The left is abuzz with talk of how they represent “The Resistance” to Trump, which I suppose is a successor to “The Movement” in the 1960s. Of course, what happened to “The Movement”?
More immediately, for the campus-based Resistors, what do they do when the students aren’t buying what they’re selling? Two articles from the “scholarly journals” of the identity-politics fever swamps reveal the faculty frustration with students. The first exhibit is a chapter from a book Teaching Gender and Sex in Contemporary America, yours for only $29.95, or you can buy the complete eBook for a mere $139. (Seriously?)
Here’s the chapter abstract:
Sociology faculty often feel frustrated when students don’t “get it,” i.e., when students are resistant or hostile to course material or faculty, and have little increase in sociological critical thinking. Those of us who teach about gender must find ways to manage student resistance to the course material. Dealing with student resistance might increase some students’ critical thinking, while simultaneously frustrating progressive students. As we engage with resistance, we must consider whether we are engaging in feminist teaching or teaching feminism (Weitz (2010). Feminist Teacher, 20(3), 226–236). This chapter describes a faculty member’s engagement with student resistance in the classroom, and the strengths and weaknesses of doing so. After she describes how she confronts resistance, two of her former students (both of whom identify as feminists) describe the promise and problems of using student resistance as a pedagogical strategy.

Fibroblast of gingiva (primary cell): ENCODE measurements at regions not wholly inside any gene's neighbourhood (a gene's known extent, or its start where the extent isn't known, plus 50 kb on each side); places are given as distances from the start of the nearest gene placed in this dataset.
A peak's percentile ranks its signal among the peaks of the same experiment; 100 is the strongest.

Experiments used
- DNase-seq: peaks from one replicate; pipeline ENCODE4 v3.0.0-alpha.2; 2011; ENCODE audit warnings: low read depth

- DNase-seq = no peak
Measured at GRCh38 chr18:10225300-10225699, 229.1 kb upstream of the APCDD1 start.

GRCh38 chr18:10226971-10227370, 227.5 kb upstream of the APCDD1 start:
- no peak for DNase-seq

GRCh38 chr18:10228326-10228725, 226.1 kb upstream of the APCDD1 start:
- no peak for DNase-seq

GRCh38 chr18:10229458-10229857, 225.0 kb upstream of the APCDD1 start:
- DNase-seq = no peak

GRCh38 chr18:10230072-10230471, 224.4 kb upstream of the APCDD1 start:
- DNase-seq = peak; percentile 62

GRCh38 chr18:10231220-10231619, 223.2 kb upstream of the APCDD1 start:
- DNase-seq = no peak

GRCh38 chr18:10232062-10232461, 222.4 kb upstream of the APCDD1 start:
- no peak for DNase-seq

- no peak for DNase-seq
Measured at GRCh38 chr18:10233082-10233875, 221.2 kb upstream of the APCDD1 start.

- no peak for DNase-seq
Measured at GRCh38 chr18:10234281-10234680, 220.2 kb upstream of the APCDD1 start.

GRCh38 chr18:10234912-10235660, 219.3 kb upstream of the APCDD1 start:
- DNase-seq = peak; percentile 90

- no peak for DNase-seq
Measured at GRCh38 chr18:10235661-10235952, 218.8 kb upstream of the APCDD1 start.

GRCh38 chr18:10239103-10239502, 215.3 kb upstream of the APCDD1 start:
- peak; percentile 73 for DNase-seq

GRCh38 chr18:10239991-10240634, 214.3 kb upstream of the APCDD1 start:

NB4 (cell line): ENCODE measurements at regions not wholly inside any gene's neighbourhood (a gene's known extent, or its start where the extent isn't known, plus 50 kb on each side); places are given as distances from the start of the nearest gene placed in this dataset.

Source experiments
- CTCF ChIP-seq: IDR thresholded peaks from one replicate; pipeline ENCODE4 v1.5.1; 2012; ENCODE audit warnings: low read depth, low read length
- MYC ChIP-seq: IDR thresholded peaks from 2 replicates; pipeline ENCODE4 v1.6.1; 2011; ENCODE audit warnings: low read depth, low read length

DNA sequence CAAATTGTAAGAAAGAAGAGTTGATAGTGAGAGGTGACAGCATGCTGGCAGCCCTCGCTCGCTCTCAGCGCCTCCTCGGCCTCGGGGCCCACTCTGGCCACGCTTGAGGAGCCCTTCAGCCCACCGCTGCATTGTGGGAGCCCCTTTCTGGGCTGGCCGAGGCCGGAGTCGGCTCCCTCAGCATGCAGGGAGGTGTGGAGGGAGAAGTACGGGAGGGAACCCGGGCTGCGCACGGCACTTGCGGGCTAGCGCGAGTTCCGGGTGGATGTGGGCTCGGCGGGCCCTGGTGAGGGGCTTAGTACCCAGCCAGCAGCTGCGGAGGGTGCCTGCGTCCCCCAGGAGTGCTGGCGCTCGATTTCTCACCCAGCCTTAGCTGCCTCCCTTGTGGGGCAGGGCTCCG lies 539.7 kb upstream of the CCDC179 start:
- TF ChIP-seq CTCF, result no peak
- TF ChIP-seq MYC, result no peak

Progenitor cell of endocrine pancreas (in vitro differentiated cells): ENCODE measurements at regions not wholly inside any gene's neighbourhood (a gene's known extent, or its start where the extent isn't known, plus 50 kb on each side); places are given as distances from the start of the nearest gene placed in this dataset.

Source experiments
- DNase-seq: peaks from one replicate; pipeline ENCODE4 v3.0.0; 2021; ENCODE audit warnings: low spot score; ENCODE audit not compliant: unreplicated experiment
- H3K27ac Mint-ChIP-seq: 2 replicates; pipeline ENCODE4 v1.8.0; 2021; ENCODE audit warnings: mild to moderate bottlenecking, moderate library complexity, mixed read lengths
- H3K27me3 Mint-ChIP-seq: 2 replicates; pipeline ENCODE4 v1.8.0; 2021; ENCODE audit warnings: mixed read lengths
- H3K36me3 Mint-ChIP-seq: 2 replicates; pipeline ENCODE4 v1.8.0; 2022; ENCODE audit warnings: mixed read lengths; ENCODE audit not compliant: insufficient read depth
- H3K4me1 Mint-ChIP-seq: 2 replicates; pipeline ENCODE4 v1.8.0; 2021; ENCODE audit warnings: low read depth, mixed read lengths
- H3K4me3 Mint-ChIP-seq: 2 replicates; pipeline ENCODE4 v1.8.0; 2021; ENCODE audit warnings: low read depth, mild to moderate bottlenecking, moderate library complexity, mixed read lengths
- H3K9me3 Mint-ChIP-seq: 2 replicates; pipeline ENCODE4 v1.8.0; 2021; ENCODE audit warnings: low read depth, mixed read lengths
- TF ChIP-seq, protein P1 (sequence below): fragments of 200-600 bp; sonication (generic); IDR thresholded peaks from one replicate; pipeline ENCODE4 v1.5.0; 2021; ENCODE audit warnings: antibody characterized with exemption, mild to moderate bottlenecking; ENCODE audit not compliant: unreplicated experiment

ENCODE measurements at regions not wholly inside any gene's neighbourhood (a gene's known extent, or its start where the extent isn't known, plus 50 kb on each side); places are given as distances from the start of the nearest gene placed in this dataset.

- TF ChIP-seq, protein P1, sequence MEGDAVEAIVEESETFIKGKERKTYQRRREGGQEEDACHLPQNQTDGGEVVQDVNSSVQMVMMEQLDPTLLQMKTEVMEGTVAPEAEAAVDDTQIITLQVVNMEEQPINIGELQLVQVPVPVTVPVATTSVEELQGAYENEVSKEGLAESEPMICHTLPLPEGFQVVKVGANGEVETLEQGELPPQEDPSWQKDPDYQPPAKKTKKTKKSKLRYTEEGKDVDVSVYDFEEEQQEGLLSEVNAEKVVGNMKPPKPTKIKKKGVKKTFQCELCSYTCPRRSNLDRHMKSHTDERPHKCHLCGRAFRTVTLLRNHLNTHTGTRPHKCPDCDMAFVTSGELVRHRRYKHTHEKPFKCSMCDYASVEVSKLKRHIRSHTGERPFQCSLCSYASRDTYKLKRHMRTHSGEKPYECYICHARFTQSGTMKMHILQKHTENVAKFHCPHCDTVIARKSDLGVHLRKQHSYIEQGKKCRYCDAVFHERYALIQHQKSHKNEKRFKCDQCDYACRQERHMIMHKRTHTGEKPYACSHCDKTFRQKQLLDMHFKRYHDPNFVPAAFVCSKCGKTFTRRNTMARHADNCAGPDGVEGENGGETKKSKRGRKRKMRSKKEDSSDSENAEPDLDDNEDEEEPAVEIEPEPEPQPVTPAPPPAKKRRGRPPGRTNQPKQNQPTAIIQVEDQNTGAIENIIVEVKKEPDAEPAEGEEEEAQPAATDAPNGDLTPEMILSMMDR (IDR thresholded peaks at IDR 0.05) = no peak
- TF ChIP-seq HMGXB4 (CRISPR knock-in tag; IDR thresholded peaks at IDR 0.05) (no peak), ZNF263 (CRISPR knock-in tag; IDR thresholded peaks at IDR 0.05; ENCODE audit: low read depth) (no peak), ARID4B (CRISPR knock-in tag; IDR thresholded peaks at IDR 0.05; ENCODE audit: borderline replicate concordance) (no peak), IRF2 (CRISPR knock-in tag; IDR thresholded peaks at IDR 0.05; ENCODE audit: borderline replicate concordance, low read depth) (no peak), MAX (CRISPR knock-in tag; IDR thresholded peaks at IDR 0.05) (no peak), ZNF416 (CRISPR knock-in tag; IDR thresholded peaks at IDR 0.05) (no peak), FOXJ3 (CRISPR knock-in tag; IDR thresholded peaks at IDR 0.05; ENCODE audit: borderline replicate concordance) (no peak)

Don’tcha just hate it when the students won’t go along?
Sociologists are hardly along in finding students don’t want their brand of “critical thinking.” From Women’s Studies International Forum:
“Don’t be so feminist”: Exploring student resistance to feminist approaches in a Canadian university
Michelle Webber, Brock University
This paper explores student resistance to feminist course content in social science courses cross-listed with women’s studies as an example of social reproduction at work. Drawing on both interviews and anonymous student course evaluations, student resistance to feminism is examined from the layered perspectives of faculty, teaching assistants and students in these courses. The author argues that a regime of rationality still operates in the academy and is made evident when feminist course content is met with continual dismissal or disavowal.
“A regime of rationality still operates. . .”?? Does this mean students are—gulp—thinking for themselves? That darned rationality—always gets in the way of a neat and tidy oppression narrative.
Anyway, this article, too, can be yours for a mere $39.95. But it appears The Resistance will have to wage a two-front war.
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